Many early education initiatives, such as Head Start and the Tennessee program, have been offered to children living in impoverished and sometimes traumatic environments. Public schools in their neighborhoods are often underfunded and underperforming. Jobs and health care are scarce. Giving them pre-K can be like helping a homeless person by building a single wall on a vacant lot. A wall is better than no walls, but they’re still exposed to the elements above and on three sides.

Some of the most effective early learning programs offered a range of social, parenting, and health supports beyond education. (The Biden plan, which includes funding for early child care, a child tax credit, better health care coverage, community college, and more, follows a similar path.) Some of the least effective rested implicitly on the hope that an extra year of schooling could protect children from the risk of school failure, saving policy makers the pain and expense of improving the next 13 years. If the initial consistent benefits of early education sometimes fade, we should focus on the schools and years where earnings decline.

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The distinction between components and structure helps explain a long-standing conundrum in educational research. At the level of nations, populations and individuals, the benefits of education are enormous. Highly educated people do better on almost all economic and social measures: income, health, longevity, etc.

But researchers have so far struggled to isolate the effects of specific parts of the educational package. It’s absolutely impossible to write an article like “Effects of a Statewide Pre-Kindergarten Program on Children’s Achievement and Behavior through Sixth Grade” and publish it in a journal. peer-reviewed university without at least 20 years of formal education. But the statistical techniques you learn along the way aren’t quite up to the job of explaining exactly why.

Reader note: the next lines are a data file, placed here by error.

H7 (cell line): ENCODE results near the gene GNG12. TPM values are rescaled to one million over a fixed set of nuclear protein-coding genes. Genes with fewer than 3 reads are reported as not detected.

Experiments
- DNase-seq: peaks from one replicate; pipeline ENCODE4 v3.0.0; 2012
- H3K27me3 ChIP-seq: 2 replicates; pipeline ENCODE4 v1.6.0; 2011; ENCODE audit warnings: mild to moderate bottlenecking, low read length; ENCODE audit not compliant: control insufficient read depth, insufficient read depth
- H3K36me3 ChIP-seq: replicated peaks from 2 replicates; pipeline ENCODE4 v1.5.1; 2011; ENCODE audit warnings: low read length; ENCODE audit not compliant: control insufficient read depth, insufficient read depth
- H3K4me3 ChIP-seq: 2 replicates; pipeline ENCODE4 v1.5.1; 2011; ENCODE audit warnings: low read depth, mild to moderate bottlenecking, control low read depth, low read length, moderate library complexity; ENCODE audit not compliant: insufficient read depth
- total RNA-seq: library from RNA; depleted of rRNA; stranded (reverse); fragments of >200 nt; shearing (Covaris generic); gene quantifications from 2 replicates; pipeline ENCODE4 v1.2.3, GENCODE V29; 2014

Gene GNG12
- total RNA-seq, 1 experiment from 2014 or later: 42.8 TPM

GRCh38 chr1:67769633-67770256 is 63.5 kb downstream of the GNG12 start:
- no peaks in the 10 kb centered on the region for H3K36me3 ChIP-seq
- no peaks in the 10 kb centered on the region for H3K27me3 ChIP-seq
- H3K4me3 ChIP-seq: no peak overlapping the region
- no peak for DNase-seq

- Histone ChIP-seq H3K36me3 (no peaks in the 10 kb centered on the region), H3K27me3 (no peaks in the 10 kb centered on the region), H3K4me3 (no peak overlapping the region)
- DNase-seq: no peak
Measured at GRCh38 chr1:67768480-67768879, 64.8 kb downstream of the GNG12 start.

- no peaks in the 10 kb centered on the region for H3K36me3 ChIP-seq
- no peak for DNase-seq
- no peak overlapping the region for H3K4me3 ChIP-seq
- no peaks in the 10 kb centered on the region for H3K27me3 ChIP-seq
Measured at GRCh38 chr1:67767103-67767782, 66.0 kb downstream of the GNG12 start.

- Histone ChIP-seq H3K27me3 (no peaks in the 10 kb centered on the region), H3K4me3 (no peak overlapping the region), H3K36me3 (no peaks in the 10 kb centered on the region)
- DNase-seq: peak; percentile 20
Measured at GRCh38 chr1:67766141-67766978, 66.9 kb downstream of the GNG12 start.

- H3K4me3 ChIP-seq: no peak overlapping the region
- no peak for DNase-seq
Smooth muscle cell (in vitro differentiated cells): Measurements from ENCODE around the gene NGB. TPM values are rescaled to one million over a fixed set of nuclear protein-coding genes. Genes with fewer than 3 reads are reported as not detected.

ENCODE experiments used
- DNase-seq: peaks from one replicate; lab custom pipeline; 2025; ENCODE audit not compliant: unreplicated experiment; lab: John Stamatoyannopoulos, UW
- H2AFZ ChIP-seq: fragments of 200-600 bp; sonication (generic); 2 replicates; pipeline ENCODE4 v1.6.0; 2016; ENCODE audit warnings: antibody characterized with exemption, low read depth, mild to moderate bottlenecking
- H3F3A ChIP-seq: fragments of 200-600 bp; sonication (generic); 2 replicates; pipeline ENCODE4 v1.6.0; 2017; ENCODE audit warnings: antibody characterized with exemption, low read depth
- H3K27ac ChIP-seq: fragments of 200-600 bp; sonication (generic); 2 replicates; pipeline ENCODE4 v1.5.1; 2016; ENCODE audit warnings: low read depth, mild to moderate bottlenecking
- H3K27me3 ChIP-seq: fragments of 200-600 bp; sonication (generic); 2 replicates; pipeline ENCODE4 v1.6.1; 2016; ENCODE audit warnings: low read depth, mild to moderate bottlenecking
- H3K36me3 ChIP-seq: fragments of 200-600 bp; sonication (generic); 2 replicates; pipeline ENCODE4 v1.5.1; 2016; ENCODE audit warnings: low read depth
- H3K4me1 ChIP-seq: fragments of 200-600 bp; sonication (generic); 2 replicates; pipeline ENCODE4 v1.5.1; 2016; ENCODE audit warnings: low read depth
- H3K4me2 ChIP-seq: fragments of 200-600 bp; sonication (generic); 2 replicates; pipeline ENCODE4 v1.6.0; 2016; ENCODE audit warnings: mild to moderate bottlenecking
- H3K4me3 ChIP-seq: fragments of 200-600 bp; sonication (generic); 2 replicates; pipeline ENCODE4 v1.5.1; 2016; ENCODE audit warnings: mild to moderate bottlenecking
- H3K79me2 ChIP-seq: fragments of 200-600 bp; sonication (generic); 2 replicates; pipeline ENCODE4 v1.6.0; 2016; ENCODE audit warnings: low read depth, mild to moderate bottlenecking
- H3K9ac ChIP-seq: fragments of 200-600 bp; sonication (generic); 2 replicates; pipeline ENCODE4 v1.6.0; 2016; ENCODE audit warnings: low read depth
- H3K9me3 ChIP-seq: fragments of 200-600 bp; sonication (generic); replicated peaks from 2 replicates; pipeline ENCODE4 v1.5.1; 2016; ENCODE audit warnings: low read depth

The pre-K debate is also subject to larger misconceptions. Popular economist and blogger Noah Smith offered a fair and thorough summary of pre-K research in his newsletter Substack, concluding that while pre-K may offer more benefits to disadvantaged children who lack ‘a nurturing and stable home environment,’ there are many children who will likely be hurt by forcing them into universal pre-K programs. But no universal pre-K curriculum is mandatory; in the vast majority of states, even kindergarten is not compulsory. In Tennessee, only 22% of 4-year-olds in the state are enrolled.

There is an important place for research like the Tennessee study in driving education policy. This can help educators understand what works best and how to improve.

But for more existential questions — like whether universal pre-K should exist in the United States — it helps to start with what the privileged give their own children. The Capitol Hill neighborhood in Washington, DC, for example, is home to many highly skilled staff, lobbyists and legislators who will help determine the ultimate fate of Build Back Better. Where do their 3 and 4 year olds go to school? Many are in pre-kindergarten in tuition-free public schools. Sometimes counterintuitive search results are that way for a reason.